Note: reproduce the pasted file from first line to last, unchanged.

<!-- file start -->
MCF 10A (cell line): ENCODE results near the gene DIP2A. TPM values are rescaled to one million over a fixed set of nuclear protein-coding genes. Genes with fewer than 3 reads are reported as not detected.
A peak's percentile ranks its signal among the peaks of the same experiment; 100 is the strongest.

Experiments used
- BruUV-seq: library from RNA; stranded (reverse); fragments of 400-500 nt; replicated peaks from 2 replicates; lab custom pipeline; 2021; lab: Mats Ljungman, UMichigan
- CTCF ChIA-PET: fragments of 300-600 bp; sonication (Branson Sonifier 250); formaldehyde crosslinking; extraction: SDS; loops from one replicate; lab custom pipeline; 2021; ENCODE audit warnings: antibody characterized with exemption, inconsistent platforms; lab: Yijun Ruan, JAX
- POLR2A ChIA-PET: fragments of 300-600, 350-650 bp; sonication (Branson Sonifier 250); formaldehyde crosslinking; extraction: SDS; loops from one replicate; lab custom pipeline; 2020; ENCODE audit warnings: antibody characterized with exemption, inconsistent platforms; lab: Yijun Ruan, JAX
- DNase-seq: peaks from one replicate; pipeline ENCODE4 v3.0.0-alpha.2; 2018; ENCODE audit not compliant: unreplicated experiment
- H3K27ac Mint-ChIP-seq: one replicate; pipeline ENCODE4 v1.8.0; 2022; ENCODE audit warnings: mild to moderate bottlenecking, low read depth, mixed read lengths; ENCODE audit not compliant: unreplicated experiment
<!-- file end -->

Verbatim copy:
MCF 10A (cell line): ENCODE results near the gene DIP2A. TPM values are rescaled to one million over a fixed set of nuclear protein-coding genes. Genes with fewer than 3 reads are reported as not detected.
A peak's percentile ranks its signal among the peaks of the same experiment; 100 is the strongest.

Experiments used
- BruUV-seq: library from RNA; stranded (reverse); fragments of 400-500 nt; replicated peaks from 2 replicates; lab custom pipeline; 2021; lab: Mats Ljungman, UMichigan
- CTCF ChIA-PET: fragments of 300-600 bp; sonication (Branson Sonifier 250); formaldehyde crosslinking; extraction: SDS; loops from one replicate; lab custom pipeline; 2021; ENCODE audit warnings: antibody characterized with exemption, inconsistent platforms; lab: Yijun Ruan, JAX
- POLR2A ChIA-PET: fragments of 300-600, 350-650 bp; sonication (Branson Sonifier 250); formaldehyde crosslinking; extraction: SDS; loops from one replicate; lab custom pipeline; 2020; ENCODE audit warnings: antibody characterized with exemption, inconsistent platforms; lab: Yijun Ruan, JAX
- DNase-seq: peaks from one replicate; pipeline ENCODE4 v3.0.0-alpha.2; 2018; ENCODE audit not compliant: unreplicated experiment
- H3K27ac Mint-ChIP-seq: one replicate; pipeline ENCODE4 v1.8.0; 2022; ENCODE audit warnings: mild to moderate bottlenecking, low read depth, mixed read lengths; ENCODE audit not compliant: unreplicated experiment